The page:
Coordinating different areas, such as Applied Engineering and Technology, the School of Technology’s honors program and the School of Technology’s internships, takes credit units as well.

“I think this next spring I have to give them up,” Slaven said. “I don’t know how it’s going (down); everybody’s chasing their tails trying to figure something out since all of a sudden, it decided to be enforced.”

Slaven said the department can make accommodations if a canceled class will hinder someone’s graduation, but the student will miss out on the experience of the class.
“(It’s) frustrating because we don’t get some kind of exigency for next semester,” he said. “It would be nice to say alright, we’ll try to find people but if we can’t we don’t want to cancel sections.”

Out of 16 full-time faculty members in the department of family and consumer sciences, nine are projected to be in a regular overload of 29-33 credit units.

Melanie Burns, who became the interim chair of the department of family and consumer sciences on Jan. 3, 2017, said no one in the department has gone above 33 credit units this academic year, though it has in the past.

In the 2016-2017 academic year, two people were in violation of the 33 credit unit limit, something the family and consumer sciences department has “really worked” not to do this year, Burns said.

“There’s so many factors to consider,” she said. “You gotta teach the classes — and there are a variety of ways to do that.”

For the family and consumer sciences department, this includes implementing a two-year rotation of courses and larger class sizes.

Some departments, such as communication studies, were on the list the EIU-UPI had of those going over overload, but have since made changes to make it so this is not the case.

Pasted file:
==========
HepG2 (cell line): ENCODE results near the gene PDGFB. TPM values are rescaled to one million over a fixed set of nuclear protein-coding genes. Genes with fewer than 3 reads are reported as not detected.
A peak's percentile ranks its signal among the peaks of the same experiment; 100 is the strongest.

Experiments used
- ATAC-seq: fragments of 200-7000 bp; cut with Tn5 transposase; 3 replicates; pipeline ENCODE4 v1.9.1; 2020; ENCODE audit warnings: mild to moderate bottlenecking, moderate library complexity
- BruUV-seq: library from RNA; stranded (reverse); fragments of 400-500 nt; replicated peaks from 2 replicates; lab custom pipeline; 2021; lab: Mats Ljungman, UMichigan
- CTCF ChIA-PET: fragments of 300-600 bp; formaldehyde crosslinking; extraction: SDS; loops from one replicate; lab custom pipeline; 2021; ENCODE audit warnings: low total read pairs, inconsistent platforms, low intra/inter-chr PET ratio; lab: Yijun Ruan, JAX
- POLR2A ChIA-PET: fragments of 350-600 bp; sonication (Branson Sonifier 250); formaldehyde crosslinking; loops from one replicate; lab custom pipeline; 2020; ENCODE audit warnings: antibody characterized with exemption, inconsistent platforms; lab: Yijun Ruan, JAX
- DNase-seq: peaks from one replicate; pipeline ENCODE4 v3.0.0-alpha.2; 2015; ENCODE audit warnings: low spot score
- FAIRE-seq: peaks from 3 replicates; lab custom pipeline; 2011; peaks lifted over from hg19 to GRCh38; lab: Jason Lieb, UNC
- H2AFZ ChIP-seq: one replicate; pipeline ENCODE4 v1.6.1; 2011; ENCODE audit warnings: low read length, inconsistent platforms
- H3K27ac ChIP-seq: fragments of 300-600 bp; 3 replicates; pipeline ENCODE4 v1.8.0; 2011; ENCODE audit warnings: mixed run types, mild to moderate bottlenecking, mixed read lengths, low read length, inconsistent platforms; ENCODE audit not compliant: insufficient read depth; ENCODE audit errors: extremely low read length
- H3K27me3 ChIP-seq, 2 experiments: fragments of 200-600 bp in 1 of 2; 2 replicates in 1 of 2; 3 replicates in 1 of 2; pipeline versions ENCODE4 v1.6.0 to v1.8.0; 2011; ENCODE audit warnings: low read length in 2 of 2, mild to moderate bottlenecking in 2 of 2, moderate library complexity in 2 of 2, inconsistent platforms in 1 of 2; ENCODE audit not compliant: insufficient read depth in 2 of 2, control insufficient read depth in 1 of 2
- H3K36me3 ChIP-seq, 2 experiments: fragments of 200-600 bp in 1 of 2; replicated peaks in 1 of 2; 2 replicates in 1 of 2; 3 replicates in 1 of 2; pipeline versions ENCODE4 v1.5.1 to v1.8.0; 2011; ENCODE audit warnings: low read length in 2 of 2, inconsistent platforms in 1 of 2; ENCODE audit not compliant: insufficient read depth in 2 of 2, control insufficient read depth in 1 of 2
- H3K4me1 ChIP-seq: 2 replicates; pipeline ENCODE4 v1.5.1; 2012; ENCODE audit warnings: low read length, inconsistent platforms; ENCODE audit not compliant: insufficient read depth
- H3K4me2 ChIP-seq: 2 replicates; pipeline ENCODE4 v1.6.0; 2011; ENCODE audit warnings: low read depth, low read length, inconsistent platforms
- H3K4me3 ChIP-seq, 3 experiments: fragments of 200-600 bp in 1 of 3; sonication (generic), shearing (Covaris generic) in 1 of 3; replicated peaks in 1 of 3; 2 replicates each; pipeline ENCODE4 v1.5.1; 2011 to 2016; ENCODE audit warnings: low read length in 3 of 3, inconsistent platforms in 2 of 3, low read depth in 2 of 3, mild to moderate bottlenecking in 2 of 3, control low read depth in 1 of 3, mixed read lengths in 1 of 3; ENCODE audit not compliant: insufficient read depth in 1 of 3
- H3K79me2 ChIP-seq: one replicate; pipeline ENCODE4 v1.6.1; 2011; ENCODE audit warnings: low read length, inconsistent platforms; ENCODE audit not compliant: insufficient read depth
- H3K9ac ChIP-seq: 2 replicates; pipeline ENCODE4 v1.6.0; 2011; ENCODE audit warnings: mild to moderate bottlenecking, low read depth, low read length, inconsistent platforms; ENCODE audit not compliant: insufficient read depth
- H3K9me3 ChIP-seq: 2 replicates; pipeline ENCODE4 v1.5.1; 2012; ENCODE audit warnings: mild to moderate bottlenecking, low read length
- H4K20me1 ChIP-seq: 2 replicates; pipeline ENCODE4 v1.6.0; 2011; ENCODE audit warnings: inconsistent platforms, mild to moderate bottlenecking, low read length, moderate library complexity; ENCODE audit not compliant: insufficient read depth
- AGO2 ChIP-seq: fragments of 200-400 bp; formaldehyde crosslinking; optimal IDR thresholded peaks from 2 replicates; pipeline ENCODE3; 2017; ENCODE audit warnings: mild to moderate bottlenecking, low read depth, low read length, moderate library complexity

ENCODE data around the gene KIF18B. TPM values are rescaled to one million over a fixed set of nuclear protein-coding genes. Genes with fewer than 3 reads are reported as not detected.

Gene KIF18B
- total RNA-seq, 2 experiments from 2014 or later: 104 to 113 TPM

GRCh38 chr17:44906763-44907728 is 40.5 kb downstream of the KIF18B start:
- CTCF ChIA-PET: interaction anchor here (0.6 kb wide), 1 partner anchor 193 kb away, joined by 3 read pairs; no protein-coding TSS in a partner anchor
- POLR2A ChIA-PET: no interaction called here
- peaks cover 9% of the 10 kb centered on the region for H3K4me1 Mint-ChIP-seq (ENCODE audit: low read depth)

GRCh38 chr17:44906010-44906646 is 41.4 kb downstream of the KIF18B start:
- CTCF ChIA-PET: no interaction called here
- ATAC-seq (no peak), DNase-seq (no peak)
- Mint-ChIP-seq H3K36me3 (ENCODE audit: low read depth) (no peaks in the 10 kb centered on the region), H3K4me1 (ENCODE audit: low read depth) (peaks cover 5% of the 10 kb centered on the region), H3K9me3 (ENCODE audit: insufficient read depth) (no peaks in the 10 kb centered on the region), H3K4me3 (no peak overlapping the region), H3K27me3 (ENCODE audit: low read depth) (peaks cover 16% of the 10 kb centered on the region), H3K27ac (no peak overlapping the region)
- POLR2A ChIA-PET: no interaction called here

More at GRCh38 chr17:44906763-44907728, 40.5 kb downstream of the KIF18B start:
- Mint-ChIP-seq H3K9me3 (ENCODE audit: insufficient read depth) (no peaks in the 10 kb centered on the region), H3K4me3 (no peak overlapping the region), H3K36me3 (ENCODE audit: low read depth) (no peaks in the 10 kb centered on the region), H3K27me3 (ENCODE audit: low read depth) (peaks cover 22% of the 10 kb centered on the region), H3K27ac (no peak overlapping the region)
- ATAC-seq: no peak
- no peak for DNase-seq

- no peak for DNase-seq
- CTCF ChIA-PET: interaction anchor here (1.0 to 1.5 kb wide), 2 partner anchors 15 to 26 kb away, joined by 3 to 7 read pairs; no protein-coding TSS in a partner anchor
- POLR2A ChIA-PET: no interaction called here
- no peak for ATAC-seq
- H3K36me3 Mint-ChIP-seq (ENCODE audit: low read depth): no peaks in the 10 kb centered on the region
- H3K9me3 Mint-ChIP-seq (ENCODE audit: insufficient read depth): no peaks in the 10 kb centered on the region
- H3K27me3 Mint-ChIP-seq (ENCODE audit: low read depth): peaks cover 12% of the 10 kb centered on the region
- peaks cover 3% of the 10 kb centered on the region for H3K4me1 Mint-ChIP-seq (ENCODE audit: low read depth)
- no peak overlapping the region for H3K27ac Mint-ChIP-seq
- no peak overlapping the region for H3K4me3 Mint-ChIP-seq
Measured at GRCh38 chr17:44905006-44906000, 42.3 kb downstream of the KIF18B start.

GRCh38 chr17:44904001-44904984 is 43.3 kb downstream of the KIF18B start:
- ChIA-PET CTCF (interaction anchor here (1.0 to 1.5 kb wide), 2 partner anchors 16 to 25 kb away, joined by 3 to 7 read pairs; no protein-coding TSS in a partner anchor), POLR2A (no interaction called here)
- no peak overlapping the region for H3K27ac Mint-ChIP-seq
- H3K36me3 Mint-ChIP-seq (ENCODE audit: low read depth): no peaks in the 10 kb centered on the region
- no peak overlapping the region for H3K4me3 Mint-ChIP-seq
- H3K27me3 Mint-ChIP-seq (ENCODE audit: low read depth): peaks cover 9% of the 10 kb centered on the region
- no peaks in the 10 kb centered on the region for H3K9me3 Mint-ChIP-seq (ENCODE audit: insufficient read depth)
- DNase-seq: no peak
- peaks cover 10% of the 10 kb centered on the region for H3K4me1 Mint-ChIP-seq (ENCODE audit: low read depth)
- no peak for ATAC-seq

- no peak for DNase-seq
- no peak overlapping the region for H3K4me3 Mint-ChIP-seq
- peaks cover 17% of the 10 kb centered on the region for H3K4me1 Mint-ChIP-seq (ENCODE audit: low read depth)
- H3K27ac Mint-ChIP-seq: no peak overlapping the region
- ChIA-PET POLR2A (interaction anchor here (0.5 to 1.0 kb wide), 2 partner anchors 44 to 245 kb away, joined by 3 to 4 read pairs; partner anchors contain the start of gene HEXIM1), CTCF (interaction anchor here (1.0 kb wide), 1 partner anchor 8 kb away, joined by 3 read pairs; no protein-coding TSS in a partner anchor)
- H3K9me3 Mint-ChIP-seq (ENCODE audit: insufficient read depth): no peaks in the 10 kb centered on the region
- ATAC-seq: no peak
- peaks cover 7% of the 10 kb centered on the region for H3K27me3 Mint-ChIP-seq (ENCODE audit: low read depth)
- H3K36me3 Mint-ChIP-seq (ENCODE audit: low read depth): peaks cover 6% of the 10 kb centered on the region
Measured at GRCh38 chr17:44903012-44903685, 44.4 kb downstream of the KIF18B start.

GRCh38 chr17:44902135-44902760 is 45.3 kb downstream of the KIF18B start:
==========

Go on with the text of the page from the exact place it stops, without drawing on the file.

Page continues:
To accommodate students, Marita Gronnvoll, associate chair of communication studies, said the department has taken measures to streamline classes as much as possible.

It has canceled on campus classes, moving them to an online format or canceling one section of a class if there were two. In some cases, lower division classes were canceled with the understanding that students could take them later.

While the department canceled more sections than it thought it would have to, Gronnvoll said communication studies was able keep the ones absolutely needed to accommodate seniors.

“I’ve been advising students and able to get them in classes they need; as far as I know other advisers are doing the same thing,” she said.

Gronnvoll pointed to the budget impasse as the main reason people have had to take on overload.

“Lots of faculty left, fleeing the state of Illinois,” she said.

The communication studies department lost six faculty members last year.

Though the university and departments are still playing catch-up, Gronnvoll said she thinks think things are going to start returning to normal starting next year.

Cassie Buchman can be reached at 581-2812 or [email protected].